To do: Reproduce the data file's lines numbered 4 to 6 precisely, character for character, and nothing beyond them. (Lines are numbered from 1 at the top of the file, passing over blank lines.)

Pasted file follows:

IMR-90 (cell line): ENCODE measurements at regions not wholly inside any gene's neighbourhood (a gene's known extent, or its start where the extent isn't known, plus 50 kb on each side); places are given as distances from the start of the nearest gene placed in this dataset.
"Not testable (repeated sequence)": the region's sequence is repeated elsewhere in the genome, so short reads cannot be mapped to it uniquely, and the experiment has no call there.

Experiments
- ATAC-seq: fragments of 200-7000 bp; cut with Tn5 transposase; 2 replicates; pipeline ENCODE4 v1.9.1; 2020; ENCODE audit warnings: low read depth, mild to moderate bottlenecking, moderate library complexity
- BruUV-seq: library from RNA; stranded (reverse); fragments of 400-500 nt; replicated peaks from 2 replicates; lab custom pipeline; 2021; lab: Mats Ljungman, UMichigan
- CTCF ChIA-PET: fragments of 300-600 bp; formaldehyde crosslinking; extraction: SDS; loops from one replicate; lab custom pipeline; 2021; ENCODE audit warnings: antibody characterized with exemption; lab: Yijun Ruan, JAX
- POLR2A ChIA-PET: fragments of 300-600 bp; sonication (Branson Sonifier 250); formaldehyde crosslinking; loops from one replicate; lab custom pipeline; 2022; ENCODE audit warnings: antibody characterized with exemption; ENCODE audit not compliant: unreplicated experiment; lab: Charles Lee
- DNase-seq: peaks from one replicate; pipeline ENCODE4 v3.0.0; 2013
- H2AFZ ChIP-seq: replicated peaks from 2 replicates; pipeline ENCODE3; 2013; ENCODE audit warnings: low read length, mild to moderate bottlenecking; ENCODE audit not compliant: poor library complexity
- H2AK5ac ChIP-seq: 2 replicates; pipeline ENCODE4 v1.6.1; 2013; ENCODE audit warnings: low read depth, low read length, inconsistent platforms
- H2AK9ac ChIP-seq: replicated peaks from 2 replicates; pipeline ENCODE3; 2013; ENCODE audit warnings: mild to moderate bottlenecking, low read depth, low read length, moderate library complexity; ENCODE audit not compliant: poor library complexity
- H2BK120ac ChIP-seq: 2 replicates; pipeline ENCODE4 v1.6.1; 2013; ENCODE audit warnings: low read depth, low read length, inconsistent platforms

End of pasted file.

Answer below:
- ATAC-seq: fragments of 200-7000 bp; cut with Tn5 transposase; 2 replicates; pipeline ENCODE4 v1.9.1; 2020; ENCODE audit warnings: low read depth, mild to moderate bottlenecking, moderate library complexity
- BruUV-seq: library from RNA; stranded (reverse); fragments of 400-500 nt; replicated peaks from 2 replicates; lab custom pipeline; 2021; lab: Mats Ljungman, UMichigan
- CTCF ChIA-PET: fragments of 300-600 bp; formaldehyde crosslinking; extraction: SDS; loops from one replicate; lab custom pipeline; 2021; ENCODE audit warnings: antibody characterized with exemption; lab: Yijun Ruan, JAX